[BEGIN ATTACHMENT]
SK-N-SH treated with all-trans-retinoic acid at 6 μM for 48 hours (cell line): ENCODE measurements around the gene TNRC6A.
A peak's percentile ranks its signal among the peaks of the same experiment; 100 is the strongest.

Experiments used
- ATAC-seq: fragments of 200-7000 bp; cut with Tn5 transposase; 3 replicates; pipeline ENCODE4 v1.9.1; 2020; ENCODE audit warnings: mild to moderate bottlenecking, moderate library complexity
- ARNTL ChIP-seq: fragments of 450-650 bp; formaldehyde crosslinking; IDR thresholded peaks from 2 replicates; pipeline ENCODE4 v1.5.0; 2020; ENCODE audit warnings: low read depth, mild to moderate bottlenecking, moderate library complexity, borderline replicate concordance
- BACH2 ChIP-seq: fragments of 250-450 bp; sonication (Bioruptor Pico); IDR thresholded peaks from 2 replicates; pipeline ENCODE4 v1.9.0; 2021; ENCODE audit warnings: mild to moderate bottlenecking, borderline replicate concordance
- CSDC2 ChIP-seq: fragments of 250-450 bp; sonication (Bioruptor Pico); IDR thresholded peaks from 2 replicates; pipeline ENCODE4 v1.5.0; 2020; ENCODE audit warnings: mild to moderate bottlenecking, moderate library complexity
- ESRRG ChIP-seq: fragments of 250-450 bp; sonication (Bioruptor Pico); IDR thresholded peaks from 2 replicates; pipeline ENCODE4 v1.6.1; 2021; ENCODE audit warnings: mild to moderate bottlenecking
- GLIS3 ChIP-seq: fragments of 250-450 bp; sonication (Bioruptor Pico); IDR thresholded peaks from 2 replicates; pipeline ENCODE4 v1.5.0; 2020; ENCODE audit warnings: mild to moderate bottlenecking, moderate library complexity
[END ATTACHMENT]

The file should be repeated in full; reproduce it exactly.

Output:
SK-N-SH treated with all-trans-retinoic acid at 6 μM for 48 hours (cell line): ENCODE measurements around the gene TNRC6A.
A peak's percentile ranks its signal among the peaks of the same experiment; 100 is the strongest.

Experiments used
- ATAC-seq: fragments of 200-7000 bp; cut with Tn5 transposase; 3 replicates; pipeline ENCODE4 v1.9.1; 2020; ENCODE audit warnings: mild to moderate bottlenecking, moderate library complexity
- ARNTL ChIP-seq: fragments of 450-650 bp; formaldehyde crosslinking; IDR thresholded peaks from 2 replicates; pipeline ENCODE4 v1.5.0; 2020; ENCODE audit warnings: low read depth, mild to moderate bottlenecking, moderate library complexity, borderline replicate concordance
- BACH2 ChIP-seq: fragments of 250-450 bp; sonication (Bioruptor Pico); IDR thresholded peaks from 2 replicates; pipeline ENCODE4 v1.9.0; 2021; ENCODE audit warnings: mild to moderate bottlenecking, borderline replicate concordance
- CSDC2 ChIP-seq: fragments of 250-450 bp; sonication (Bioruptor Pico); IDR thresholded peaks from 2 replicates; pipeline ENCODE4 v1.5.0; 2020; ENCODE audit warnings: mild to moderate bottlenecking, moderate library complexity
- ESRRG ChIP-seq: fragments of 250-450 bp; sonication (Bioruptor Pico); IDR thresholded peaks from 2 replicates; pipeline ENCODE4 v1.6.1; 2021; ENCODE audit warnings: mild to moderate bottlenecking
- GLIS3 ChIP-seq: fragments of 250-450 bp; sonication (Bioruptor Pico); IDR thresholded peaks from 2 replicates; pipeline ENCODE4 v1.5.0; 2020; ENCODE audit warnings: mild to moderate bottlenecking, moderate library complexity